OAKLAND The title of the mystery seemed pretty obvious to most observers of the Warriors in Game 5 of their playoff series against the San Antonio Spurs: The Strange Disappearance of the Greatest Shooting Backcourt in NBA History.
Stephen Curry went 4 for 14 from the floor and 1 for 7 on three-pointers and had nine points in 35 minutes Tuesday. Klay Thompson was 2 for 8 from the floor, attempted no three-pointers and scored four points in 36 minutes.
In short, the Warriors received just 13 points from coach Mark Jackson's historically anointed backcourt in their 109-91 loss, which put them behind 3-2 entering a must-win Game 6 tonight at Oracle Arena.
It's a far cry from Game 1, when Curry scored 44. Or Game 2, when Thompson scored 34, including 29 in the first half.
But Jackson refused to pin Golden State's loss on the "Splash Brothers' " meager effort.
"It's not about their shooting," Jackson said Wednesday. "We didn't play well. We own it, and we move forward. We're disappointed across the board, and it is what it is. Now we make the proper adjustments, because we don't want to put together a similar game."
Both guards found it difficult to get open looks against the Spurs, who rotated defenders at them and guarded the perimeter with a vengeance. When they did get open shots, they couldn't hit them.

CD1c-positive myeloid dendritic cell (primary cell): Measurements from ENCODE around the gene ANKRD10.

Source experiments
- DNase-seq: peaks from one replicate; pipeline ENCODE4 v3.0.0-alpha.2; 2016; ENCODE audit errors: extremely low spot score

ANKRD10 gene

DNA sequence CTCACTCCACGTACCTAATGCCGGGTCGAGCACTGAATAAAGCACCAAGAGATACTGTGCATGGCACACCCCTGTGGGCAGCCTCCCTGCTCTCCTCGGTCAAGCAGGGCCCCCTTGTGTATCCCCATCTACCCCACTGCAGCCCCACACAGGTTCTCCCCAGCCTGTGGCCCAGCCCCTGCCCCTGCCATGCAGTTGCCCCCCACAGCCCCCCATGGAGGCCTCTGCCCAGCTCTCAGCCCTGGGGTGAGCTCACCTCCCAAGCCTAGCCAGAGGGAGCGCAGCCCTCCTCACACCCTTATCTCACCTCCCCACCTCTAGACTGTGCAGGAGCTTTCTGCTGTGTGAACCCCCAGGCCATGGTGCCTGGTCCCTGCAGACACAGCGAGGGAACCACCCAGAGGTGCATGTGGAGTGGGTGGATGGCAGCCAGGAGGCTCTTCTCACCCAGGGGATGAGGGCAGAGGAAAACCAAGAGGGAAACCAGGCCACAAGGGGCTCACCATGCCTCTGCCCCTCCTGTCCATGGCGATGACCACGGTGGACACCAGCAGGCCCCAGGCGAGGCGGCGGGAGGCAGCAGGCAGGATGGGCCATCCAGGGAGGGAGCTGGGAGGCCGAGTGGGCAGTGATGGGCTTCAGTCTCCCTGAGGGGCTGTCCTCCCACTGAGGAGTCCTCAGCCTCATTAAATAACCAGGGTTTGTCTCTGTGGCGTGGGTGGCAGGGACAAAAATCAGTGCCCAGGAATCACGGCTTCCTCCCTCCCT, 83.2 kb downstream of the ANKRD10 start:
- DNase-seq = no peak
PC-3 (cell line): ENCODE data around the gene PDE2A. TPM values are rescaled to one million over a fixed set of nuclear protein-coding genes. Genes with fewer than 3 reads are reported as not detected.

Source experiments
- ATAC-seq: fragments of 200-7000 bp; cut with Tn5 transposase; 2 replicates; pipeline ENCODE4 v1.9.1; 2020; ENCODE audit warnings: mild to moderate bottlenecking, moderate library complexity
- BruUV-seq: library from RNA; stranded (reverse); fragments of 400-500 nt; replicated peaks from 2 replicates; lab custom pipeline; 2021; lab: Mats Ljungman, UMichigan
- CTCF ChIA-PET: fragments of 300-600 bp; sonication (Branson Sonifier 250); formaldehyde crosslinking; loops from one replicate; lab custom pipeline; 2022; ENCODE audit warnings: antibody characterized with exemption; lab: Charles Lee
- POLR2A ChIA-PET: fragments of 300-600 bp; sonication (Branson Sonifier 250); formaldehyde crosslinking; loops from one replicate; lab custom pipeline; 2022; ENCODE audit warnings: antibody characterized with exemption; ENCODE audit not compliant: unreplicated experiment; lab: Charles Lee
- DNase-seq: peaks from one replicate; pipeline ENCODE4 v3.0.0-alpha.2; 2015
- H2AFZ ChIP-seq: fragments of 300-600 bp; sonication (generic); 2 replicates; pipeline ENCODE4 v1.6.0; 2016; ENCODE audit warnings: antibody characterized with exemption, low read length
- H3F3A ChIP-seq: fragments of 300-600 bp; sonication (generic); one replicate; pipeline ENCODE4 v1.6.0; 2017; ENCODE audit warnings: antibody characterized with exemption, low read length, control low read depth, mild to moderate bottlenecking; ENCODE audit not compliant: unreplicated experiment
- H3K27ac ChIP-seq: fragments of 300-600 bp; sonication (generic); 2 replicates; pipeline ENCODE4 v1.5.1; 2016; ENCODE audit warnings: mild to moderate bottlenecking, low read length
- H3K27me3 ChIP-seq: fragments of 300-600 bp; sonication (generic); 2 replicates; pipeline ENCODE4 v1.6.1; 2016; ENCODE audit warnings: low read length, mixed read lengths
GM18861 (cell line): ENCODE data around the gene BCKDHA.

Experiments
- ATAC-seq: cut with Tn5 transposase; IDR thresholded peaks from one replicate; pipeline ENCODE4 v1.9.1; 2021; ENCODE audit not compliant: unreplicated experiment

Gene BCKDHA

They also looked fatigued. Curry is playing on a sprained left ankle, and Thompson has been logging heavy time in the playoffs, averaging 41.2 minutes.
Neither player was available to the media Wednesday. Instead, Jackson downplayed their combined shortcomings and spread the blame team-wide.
"We can make it about (Curry and Thompson), but for us, that's not what it's about," the coach said. "It's a four-point game in the third quarter. (The Spurs) shot 72 percent in the first quarter and scored 37 points. That has nothing to do with Klay Thompson or Steph Curry shooting the basketball."
But without Curry or Thompson setting the tone, the Warriors couldn't keep up the scoring pace in either half despite strong performances from rookie Harrison Barnes, sixth man Jarrett Jack and forward Carl Landry, who combined for 61 points.
Teammates came to the defense of Curry and Thompson, noting that if they aren't getting open, it's a shared burden of responsibility.
"On the offensive end, we have to do a better job moving the ball, setting screens and making the right plays," Landry said. "Because once those guys start getting open, it just opens up the floor for everybody else."
Added center Andrew Bogut: "We probably have to do a better job of getting them open, but for the most part, the Spurs did a great job defensively, and you have to give them credit. They came out and were physical with us, and it seems like Steph or Klay didn't get an open look all night."